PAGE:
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Redefining Game Narrative: Ubisoft's Patrick Redding On Far Cry 2
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Redefining Game Narrative: Ubisoft's Patrick Redding On Far Cry 2


July 18, 2008 Article Start Previous Page 2 of 7 Next
 

Brandon Sheffield: It'll still make it more cohesive as well, just as a whole game, to actually have narrative that supports the gameplay, rather than gameplay supporting the narrative, like the gameplay is driving it.

PR: Right. Absolutely. Yeah, I think we spend a lot of time, and I spend a lot of time on the narrative design side, talking about readability, and it's still our biggest problem. It's still the thing I struggle with more than any other aspect of the game, is how well does the player understand why things are happening in the game world.

How well does the player understand the motivations - their own motivations as well as the motivations of the NPCs and the AI? How well can they read the reactions of characters? To me, that's vitally important. And we struggle with it, we continue to fine-tune it, we re-do things.

Like, to us, it's a really, really fluid and organic process, because so much of the game is systemic that, stuff that sounds fantastic on paper, you can implement it, or prototype it, you can build it. It might even work pretty well. You get it in the game, and you're just like, "Oh God, nobody can read this." Right?

So you have to be prepared to go through the pain of that process over and over and over again. And as you say, the function here is really to have, I think, a narrative approach, or a narrative premise that is really tightly integrated with the gameplay that we have in mind. The two should not be independent; they should really be developed in tandem.

CR: It does seem that your narrative is - from what you're saying, and also from what I've seen of the game - more of a thematically-driven thing. You've got a low-tech feel, a muted palette; the player has malaria, things break. Those do all seem to be sort of painted with the same narrative brush.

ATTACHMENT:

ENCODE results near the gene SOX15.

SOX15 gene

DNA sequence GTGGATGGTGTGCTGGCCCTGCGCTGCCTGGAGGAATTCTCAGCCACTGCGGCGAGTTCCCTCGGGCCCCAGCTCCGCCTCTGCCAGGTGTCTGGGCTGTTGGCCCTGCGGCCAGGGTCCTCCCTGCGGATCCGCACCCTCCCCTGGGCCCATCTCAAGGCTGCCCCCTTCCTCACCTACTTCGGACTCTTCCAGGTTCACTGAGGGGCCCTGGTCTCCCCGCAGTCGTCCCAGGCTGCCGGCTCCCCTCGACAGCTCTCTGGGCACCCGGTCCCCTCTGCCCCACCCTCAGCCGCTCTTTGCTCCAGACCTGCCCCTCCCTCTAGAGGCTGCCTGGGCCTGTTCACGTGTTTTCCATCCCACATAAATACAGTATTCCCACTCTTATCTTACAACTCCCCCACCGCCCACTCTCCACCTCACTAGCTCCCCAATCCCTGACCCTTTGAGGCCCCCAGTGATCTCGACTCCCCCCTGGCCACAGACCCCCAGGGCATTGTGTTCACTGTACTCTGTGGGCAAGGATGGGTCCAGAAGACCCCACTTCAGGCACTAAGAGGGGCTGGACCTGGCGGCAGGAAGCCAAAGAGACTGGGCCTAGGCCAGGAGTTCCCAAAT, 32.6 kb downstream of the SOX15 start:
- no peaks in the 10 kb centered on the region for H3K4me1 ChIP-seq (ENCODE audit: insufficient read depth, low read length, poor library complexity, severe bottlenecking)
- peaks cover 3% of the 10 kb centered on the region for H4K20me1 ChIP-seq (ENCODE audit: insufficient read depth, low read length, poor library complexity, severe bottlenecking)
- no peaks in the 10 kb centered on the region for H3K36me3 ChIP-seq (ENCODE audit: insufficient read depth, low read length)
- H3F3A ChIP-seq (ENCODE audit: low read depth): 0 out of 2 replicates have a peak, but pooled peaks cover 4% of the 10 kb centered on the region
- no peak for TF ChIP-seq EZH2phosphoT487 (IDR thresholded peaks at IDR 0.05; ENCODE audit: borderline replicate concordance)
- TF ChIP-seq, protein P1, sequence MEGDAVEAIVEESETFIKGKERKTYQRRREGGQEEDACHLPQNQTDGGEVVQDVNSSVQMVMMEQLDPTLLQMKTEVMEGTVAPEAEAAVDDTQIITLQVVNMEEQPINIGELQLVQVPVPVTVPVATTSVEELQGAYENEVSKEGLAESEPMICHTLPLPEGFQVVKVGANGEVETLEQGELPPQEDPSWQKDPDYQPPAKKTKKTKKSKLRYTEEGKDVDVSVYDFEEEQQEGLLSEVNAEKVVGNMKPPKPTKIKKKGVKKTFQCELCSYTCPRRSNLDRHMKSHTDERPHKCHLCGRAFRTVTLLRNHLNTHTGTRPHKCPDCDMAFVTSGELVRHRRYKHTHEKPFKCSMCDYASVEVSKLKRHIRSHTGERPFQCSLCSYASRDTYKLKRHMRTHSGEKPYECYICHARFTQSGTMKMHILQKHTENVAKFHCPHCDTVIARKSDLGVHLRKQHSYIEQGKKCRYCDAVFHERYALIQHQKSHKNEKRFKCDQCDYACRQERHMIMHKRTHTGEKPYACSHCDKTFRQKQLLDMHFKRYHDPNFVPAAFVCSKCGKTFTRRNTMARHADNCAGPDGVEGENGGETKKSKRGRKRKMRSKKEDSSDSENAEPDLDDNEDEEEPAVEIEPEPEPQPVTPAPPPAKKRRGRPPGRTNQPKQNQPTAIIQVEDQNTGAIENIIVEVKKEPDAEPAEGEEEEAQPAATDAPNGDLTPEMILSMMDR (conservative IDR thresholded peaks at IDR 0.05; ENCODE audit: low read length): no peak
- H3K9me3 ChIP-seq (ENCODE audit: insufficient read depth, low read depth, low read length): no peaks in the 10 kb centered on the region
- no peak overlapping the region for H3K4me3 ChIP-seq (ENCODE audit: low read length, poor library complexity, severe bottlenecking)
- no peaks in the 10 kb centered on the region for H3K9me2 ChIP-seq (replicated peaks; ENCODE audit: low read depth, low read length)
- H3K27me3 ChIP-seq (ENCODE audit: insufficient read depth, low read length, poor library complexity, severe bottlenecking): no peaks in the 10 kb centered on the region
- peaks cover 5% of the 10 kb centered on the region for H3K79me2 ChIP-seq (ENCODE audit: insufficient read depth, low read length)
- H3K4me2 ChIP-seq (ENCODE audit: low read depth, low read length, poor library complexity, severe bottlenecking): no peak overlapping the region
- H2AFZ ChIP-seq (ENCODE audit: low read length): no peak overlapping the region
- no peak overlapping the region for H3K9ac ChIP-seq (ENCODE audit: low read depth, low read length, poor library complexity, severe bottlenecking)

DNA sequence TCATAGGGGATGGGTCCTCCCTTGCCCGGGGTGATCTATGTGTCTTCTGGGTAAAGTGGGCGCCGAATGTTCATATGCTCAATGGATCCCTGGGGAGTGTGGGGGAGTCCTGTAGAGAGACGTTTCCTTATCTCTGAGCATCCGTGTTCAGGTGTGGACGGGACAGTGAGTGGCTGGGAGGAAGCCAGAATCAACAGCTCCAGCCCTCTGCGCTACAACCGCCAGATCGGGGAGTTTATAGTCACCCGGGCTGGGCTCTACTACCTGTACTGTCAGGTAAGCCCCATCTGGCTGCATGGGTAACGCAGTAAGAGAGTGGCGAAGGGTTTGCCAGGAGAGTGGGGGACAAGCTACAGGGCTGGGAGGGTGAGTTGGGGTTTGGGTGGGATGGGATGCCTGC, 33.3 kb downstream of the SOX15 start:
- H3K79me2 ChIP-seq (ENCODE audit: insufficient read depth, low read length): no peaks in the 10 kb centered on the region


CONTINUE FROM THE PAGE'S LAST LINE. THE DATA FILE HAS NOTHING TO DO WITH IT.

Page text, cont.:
That maybe overrides a more traditional narrative in some ways, especially when you bring up things like the player can theoretically kill some major character in some mission because they're in the world. And you said you don't have really many spawning characters. That does seem to really put themes over plot. How do you actually write that? Do you ever have conflicts with writers?

PR: Oh yeah! Yeah yeah yeah. No, absolutely. But the good thing about it is that they're not conflicts over whether we should do it that way; it's conflicts over execution. And I should say they're conflicts in a good sense. Like, Susan O'Connor was really kind of our principal writer on the project. She's somebody who... she worked on BioShock, she's worked on tons of stuff, she's very prolific, she's award-winning. And she deserves it. Like, she really gets it.

She gets the difference between writing for this medium, and writing a screenplay, or writing a novel, or writing a stage play. And I think that what's awesome about that is that, yeah, like with the fights that we have, and we had some doozies, and points where we're like sending kind of, like, terse and heated emails to each other, I mean, it's over the right things.

And it's always about this idea, like I will say the story is about X, or this part of the story, this character is doing this because of this reason. And I think it's very reassuring in a way that she will push back and say, "The player will never understand that." Right? That's her point. And that's the right thing to be arguing about.

And I've done the same thing with her. She'll say, "Well, I really think that this and this and this is true, and this player ought to do this because of some previous thing that happened with them and somebody else." And I'll say, "Yeah, I don't think the player is going to get that, because up 'til now we've been telling the player this, this, and this."

So, I mean, I'm giving you kind of broad strokes versions of all of this, but I think the point is, is that, she and I were constantly checking each other on this stuff. And it was really, really good. It was a really effective working relationship for that. I think that there will always be games where the so-called narrative designer is also the person doing the writing, but I think that on a game like ours, with the complexity that we're talking about, with the amount of assistants that we need to try to give them notification on, I don't think it's a good idea.